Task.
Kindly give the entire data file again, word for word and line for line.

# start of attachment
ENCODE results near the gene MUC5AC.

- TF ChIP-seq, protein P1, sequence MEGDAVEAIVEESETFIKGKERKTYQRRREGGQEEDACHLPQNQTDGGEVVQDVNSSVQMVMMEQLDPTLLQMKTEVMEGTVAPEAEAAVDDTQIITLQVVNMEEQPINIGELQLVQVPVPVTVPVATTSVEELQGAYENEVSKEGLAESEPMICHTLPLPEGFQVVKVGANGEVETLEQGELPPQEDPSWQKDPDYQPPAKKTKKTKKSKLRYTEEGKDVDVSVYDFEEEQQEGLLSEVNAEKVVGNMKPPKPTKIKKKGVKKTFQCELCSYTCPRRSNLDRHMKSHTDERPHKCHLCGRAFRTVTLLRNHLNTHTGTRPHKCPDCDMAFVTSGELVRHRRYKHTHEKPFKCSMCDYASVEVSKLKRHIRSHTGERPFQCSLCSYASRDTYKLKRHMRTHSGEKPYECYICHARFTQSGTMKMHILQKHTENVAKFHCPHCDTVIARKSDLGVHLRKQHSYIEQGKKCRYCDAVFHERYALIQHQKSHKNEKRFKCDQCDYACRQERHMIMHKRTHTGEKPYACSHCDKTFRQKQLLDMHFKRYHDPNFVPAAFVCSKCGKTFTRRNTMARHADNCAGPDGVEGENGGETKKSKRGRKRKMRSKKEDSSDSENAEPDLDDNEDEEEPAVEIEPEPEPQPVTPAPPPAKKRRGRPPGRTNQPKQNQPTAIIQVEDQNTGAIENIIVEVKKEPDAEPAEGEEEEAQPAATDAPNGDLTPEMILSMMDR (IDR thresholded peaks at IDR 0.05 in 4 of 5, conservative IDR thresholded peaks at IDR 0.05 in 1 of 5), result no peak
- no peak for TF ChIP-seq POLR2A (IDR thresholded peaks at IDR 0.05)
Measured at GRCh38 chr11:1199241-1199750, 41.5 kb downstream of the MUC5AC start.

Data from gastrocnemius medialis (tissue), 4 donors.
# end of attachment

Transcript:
ENCODE results near the gene MUC5AC.

- TF ChIP-seq, protein P1, sequence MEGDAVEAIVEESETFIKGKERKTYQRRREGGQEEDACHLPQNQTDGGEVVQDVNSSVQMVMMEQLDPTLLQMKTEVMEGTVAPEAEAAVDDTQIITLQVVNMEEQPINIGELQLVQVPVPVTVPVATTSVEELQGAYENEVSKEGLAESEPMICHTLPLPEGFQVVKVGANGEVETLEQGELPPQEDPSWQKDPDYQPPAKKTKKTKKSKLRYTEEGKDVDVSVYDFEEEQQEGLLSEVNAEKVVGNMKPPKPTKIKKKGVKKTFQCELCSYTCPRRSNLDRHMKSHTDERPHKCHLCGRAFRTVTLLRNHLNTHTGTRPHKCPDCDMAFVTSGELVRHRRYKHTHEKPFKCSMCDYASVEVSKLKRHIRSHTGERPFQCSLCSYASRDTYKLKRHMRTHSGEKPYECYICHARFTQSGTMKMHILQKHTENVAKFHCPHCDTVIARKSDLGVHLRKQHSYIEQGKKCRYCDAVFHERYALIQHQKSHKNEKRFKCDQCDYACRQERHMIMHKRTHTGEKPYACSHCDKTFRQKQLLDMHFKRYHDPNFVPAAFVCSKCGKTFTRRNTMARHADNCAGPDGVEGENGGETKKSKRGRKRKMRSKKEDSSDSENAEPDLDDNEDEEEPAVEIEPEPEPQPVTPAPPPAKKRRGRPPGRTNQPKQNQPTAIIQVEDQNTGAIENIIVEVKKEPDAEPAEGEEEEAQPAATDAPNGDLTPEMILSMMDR (IDR thresholded peaks at IDR 0.05 in 4 of 5, conservative IDR thresholded peaks at IDR 0.05 in 1 of 5), result no peak
- no peak for TF ChIP-seq POLR2A (IDR thresholded peaks at IDR 0.05)
Measured at GRCh38 chr11:1199241-1199750, 41.5 kb downstream of the MUC5AC start.

Data from gastrocnemius medialis (tissue), 4 donors.